Lying on a bed of leaves
Your discarded crown of daisies
Wilts in the noonday sun
I scatter pieces of it into the stream
Where quicksilver carries them away
To unknown lands and unknown seas
Farther and faster than I could ever fly
Wondering if a memory could possibly reach you

Home Relics

There chatters the clocks and timepieces
In a one-room basement of abandoned things
Where the dust is swept and the old rugs rolled
Sitting, the books of childhood and the great-aunts
Prim in photographs no one living recalls
Doilies tatted by a distant hand
Wooden blocks stacked by a boy turned man
The records fitted like vinyl dishes
Glued by inertia and cobwebs to never teeter, or shatter


False Idol

The ghost of who you once were haunts
The bright recesses of my memory
Hung like bare light bulbs in a well-swept attic
Tended to and frequented often
Though I do not take my meals there
Though I do not shower there
Though I do not work there
There is living and there is dreaming
And in that space I am only a creature of the mind
Spinning fables into golden memories
To crown upon your brow in adoration

Out of Touch

Is it selfish of me to never want to meet you again
So that I can always recall your youthful face
Shining gold and oblivious under the sun
To think you are with friends
Drinking beer in the twilight
Sitting on the church’s stone steps
Recalling me with fondness
And remembering the easy smiles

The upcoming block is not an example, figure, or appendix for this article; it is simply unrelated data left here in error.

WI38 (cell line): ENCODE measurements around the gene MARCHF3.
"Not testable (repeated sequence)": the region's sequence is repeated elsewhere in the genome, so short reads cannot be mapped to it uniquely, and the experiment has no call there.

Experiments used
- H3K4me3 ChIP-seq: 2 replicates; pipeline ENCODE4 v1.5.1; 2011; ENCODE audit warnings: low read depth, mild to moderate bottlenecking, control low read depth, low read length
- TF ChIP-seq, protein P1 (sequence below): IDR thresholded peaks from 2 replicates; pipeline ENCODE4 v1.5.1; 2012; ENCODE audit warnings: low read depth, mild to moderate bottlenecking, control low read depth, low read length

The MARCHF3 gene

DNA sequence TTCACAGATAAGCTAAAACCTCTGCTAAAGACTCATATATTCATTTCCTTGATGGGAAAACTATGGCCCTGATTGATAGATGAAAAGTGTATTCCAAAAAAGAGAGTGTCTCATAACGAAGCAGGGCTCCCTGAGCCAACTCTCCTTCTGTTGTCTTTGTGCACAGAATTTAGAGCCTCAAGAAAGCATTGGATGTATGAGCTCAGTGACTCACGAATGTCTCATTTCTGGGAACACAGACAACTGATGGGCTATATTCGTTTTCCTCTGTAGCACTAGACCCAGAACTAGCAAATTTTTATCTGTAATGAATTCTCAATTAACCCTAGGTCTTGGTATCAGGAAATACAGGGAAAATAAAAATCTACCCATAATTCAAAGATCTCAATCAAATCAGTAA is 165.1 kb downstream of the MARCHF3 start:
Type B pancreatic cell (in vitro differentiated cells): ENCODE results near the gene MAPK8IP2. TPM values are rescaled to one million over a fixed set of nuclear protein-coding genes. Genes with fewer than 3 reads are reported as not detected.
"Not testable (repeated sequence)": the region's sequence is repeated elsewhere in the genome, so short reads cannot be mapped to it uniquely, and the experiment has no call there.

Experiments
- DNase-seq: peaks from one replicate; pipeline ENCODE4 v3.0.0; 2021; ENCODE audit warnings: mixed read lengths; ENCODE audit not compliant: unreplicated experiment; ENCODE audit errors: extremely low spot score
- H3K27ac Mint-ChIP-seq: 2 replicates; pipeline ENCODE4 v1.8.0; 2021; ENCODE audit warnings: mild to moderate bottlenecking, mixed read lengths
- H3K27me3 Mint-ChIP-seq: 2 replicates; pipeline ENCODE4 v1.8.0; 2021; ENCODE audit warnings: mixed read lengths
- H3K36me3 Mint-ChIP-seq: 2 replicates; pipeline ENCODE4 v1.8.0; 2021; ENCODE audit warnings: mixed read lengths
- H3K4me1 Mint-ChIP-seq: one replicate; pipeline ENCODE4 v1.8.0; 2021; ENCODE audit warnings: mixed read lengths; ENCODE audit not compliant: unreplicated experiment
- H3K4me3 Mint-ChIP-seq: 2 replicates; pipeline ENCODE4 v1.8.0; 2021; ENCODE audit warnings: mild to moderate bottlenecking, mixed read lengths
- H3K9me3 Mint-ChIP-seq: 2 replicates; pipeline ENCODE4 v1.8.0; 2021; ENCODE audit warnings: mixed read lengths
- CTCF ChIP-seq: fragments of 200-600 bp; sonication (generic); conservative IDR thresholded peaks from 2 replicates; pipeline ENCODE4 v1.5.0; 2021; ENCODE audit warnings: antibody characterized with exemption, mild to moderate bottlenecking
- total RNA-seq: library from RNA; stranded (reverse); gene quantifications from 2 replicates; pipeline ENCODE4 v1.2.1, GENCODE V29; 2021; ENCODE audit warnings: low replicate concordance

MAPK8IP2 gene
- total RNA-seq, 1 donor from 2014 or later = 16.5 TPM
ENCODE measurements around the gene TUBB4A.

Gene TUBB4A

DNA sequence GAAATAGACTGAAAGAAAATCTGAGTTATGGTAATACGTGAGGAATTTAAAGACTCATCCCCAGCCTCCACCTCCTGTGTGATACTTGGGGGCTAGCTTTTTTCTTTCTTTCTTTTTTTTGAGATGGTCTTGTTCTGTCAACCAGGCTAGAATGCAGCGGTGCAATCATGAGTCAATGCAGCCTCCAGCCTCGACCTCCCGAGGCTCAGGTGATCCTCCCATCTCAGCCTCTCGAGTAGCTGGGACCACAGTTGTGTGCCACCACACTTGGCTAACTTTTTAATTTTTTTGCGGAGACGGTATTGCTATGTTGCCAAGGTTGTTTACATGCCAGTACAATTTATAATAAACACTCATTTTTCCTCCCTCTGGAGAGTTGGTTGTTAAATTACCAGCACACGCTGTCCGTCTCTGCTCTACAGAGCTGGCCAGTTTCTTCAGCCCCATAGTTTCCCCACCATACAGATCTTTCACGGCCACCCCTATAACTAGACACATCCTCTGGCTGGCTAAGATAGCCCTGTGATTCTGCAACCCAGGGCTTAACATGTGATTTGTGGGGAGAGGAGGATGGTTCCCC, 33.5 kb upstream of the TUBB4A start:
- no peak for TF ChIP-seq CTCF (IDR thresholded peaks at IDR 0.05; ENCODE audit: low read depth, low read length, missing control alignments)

We gave each other

14 to 18

An old song on the radio
Recalls to me that summer spent
Gathering papers and stapling packets
Eating pizza on late Wednesday nights
Figuring out the logistics of the storage room
The knowing look of our boss and teacher
Our last day together picnicking
On the green of the park
And my own amusement teaching her
How to feed the pigeons

Building For Rent

I never once imagined that those places
I loved in childhood would be changed
Or razed or disturbed into forms both alien and familiar
That the corner nook would be filled with dishes instead of books
The white walls washed a sprightly crimson and black
The woman behind the counter who smiled crookedly disappeared
Along with the cook’s milk jello which lingers on my tongue
A memory of both my mother and a lazy summer day;
I see the new façade but still see the old
Superimposed on each other
Present and Postcognition embraced